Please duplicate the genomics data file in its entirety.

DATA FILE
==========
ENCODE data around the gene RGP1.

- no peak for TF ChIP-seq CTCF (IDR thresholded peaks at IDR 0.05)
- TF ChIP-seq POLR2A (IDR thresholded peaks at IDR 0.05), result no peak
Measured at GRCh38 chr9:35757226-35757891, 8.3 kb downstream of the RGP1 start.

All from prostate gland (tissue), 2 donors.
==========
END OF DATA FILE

ENCODE data around the gene RGP1.

- no peak for TF ChIP-seq CTCF (IDR thresholded peaks at IDR 0.05)
- TF ChIP-seq POLR2A (IDR thresholded peaks at IDR 0.05), result no peak
Measured at GRCh38 chr9:35757226-35757891, 8.3 kb downstream of the RGP1 start.

All from prostate gland (tissue), 2 donors.